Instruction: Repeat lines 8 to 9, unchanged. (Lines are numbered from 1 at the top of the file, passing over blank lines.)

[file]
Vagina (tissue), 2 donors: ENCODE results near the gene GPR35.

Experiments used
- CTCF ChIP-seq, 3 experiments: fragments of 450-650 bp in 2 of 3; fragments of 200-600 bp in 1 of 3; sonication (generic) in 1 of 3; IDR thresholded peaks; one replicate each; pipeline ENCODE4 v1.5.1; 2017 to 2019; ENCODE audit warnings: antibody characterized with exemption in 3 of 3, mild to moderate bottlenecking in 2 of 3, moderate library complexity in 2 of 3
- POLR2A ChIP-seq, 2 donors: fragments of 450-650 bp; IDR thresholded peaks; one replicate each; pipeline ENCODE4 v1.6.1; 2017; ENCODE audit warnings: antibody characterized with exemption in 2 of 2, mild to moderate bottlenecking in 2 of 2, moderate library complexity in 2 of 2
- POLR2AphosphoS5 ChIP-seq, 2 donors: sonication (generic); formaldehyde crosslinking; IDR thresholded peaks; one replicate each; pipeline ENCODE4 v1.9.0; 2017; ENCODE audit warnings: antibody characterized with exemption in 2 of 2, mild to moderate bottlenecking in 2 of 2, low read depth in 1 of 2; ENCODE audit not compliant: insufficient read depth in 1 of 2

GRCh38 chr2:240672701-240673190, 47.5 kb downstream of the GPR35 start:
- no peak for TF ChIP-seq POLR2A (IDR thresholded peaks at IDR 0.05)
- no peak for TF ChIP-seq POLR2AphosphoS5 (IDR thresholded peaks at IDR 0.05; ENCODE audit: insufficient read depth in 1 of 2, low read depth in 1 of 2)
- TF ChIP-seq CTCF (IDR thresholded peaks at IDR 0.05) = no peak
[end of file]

- no peak for TF ChIP-seq POLR2AphosphoS5 (IDR thresholded peaks at IDR 0.05; ENCODE audit: insufficient read depth in 1 of 2, low read depth in 1 of 2)
- TF ChIP-seq CTCF (IDR thresholded peaks at IDR 0.05) = no peak